The social impact of…pigs?
By Anna Antoni, KF11 Indonesia
I am a vegetarian and I support pig business. How come? Well, these pigs have a social impact…
Pigs aren’t just cute when small, and always a dirty business. They are not just fulfilling the cravings of meat-crazy people. And it is not just because pigs dominated my fellowship, that analyzing the usefulness of pig loans makes sense. I would like to dedicate my final blog post to all the pigs I met in 3 months as a Kiva fellow in Bali, Indonesia and of course to all the borrowers who got a loan to purchase them. It is not easy to find the benefit of this kind of loans (let’s just call them pig loans), but these pigs REALLY have a social impact on the lives of many women I had the chance to meet.
When you lend to an entrepreneur somewhere in the world on Kiva, you probably believe that this loan has an effect, an impact on the life of the borrower. Reading in a borrower profile from Kiva field partner Mitra Usaha Kecil (MUK) in Bali that it is the borrower’s 3rd, 4th or 5th loan to buy pigs may sound like a lack of efficiency…
But effectiveness doesn’t essentially have to be accompanied by efficiency.
When I met the first borrowers at MUK I was surprised to learn that in Bali most poor and lower-income families in rural areas own one or a few pigs behind their house. It’s a time consuming business and definitely not the most profitable one (I haven’t met a borrower who could feed a whole family only through a pig business…). So my first impression was that pig loans more likely occupy the microfinance institution I got to know from the inside than provide a benefit for the borrowers. Especially because usually one pig-loan leads into another one, and another one and another one and…
And where is this glorious life-changing effect of microfinance I heard so much about and so wanted to see in my time as a Kiva fellow??
In the dirty and slowly pig-business it is well hidden, but it IS there.
In Bali pigs traditionally are women’s business. Pig breeding or fattening allows the women to still be able to handle their family’s needs all day and earn some extra money in the same time through providing pigs for the famous meal “Babi guling” (“rolling pig” over the fire) and other meat products. The women take care of the pigs so they are healthy and give birth to many healthy piglets to sell or to feed them until they are big enough to sell for about 1 Dollar per kilo. With experience and good food and shelter for the pigs they can have up to 150 kilo! Traditionally the food is self-prepared and not bought (made from banana palm tree and rice plants).
MUK offers a special pig loan product for women groups. The loan has to be repaid after half a year (one “pig-cycle”, that’s no scientific nor a professional term) or a year (two “pig-cycles”) and not monthly, because between buying and selling pigs are about 5 months depending on the type of pig. The loan is used to buy piglets, feed for them and to improve the housing (cages- yes, also pigs must have it comfortable to live healthy and provide a profit!). MUK supports the serious leading of the businesses through requesting a specific standard of keeping the pigs and hygiene. In case of disease MUK provides free veterinary doctor’s services and the doctor surveys and trains pig groups before disbursement of the loan.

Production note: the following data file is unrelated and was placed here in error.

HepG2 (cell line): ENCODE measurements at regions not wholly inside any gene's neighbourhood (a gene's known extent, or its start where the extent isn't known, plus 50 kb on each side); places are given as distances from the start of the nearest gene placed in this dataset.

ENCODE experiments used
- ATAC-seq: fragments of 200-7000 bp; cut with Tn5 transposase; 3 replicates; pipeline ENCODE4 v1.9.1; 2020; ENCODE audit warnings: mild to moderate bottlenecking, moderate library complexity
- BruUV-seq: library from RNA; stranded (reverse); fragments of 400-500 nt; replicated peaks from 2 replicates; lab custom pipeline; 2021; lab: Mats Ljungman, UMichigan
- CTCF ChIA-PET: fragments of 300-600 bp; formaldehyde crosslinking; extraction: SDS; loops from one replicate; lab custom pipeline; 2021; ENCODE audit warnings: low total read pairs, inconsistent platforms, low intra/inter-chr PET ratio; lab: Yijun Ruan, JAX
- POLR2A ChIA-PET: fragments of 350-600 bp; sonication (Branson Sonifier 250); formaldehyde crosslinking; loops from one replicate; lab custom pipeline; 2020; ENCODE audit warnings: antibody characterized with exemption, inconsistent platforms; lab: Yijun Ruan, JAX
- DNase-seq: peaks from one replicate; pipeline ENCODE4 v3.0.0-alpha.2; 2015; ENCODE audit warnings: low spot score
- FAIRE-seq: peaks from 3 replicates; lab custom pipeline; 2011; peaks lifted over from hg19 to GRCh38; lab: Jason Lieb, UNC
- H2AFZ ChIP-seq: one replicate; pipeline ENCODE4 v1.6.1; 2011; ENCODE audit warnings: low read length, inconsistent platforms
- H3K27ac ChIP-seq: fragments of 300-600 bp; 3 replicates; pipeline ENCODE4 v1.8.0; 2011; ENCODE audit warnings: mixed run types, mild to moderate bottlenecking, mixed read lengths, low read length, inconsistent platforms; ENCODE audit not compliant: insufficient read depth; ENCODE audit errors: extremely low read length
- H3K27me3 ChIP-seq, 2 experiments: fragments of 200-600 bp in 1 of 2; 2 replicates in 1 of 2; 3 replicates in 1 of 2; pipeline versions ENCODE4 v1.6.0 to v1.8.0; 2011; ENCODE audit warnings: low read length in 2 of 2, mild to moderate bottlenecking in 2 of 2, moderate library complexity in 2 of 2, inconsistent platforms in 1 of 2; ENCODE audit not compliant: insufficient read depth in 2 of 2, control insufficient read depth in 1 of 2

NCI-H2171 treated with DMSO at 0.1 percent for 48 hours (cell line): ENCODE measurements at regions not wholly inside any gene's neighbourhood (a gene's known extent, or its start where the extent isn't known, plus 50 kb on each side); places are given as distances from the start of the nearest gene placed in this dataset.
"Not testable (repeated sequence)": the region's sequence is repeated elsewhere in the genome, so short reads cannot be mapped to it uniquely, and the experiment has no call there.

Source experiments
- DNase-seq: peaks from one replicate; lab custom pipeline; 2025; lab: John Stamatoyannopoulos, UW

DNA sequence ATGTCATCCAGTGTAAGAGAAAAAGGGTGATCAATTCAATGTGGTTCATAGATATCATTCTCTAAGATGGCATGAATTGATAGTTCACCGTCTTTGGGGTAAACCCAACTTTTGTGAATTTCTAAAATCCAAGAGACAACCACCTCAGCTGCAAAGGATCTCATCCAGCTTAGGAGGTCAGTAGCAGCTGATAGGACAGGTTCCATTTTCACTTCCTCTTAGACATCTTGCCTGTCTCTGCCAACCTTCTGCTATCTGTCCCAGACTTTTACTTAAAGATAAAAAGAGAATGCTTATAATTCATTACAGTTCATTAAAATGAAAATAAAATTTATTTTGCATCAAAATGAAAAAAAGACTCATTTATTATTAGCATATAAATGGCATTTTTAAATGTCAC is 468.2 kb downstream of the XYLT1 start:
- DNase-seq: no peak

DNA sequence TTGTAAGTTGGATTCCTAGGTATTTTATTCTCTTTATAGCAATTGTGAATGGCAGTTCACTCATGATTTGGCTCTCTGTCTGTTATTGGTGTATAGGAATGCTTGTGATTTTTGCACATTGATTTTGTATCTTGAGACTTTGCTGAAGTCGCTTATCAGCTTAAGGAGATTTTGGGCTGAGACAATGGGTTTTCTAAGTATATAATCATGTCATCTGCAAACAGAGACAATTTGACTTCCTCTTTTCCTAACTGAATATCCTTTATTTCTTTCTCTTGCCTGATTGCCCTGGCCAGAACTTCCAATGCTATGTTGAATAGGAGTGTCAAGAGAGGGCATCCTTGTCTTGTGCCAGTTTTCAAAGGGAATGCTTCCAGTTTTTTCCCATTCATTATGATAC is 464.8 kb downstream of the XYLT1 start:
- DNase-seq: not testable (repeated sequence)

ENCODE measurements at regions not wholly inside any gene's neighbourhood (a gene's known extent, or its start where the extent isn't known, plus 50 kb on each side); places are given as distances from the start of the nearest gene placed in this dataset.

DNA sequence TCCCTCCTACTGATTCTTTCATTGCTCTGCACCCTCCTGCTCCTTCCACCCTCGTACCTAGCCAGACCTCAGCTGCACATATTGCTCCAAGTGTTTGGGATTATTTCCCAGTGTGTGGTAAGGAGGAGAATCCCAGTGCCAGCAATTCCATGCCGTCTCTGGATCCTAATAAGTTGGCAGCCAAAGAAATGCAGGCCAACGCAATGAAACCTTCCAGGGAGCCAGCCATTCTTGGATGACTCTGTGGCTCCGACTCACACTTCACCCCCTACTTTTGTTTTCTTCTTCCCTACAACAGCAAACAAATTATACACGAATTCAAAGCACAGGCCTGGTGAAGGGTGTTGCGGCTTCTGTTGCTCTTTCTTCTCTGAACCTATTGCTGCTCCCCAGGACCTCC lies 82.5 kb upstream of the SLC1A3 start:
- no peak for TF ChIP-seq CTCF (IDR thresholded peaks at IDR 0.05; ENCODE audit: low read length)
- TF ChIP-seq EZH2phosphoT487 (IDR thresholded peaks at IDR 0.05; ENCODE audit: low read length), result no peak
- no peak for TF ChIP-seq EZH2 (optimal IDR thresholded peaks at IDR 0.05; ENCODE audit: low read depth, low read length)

Quick insertion- for me as a “doctor for humans” it was hilarious to discuss about the differences of treating animal patients and humans, especially when he couldn’t help but giving “good” advice for female staff members’ fertility like “just take some hormones”, but ok, he could have come up with worse ideas from the veterinary reproductive medicine…
Anyways, the services for borrowers are just one specialty of the pig loans, another one that troubled me for a while is that taking a loan for pig breeding or fattening usually leads to several other loans. Even if the final goal of up to 5 loan cycles is to reach financial self-sufficiency on a higher scale of the business which can lead to a higher standard of living, it felt more like making money from the poor.
To be honest, first I suspected my MFI to have fewer social goals because it is a for-profit organization, so I thought “Ha! There it is, the proof they just want to make money from the poor!”
But I learned that the social, non-financial aspect is very strong in these women groups:
- The members of a group that typically consist of 10-15 women build a strong community in their village.
- They have regular meetings and support each other if there is a problem with their businesses.
- They seriously operate their own business and contribute a bigger part to the family income.
- This usually leads to more participation in decision making in the family.
- Decisions made by mothers usually are future oriented to improve their children’s lives.
- More participation in the family motivates to participate in decisions made in the community.
The spirit of the community supports the empowerment of the women who are now more independent from their husband’s income and have another standing in their family as well as in their community. They simply have more perspectives since they formed a group and take loans to improve their pig business.
Yippie, there it is: one of the life-changing effects of microfinance- I found it on muddy paths behind Balinese houses…
It was awesome to be a Kiva fellow for 3 months, to get the chance to learn AND do a lot! Thank you Kiva, MUK and lovely pigs (I try to ignore the fact that they will end on plates…)!
You want a similar picture in brown instead of pink? Read the post about loans for cows in Azerbaijan from Kiva fellow Peter Marchant!
To support MUK and get more information about their work and life in Bali join the MUK Kiva lending team!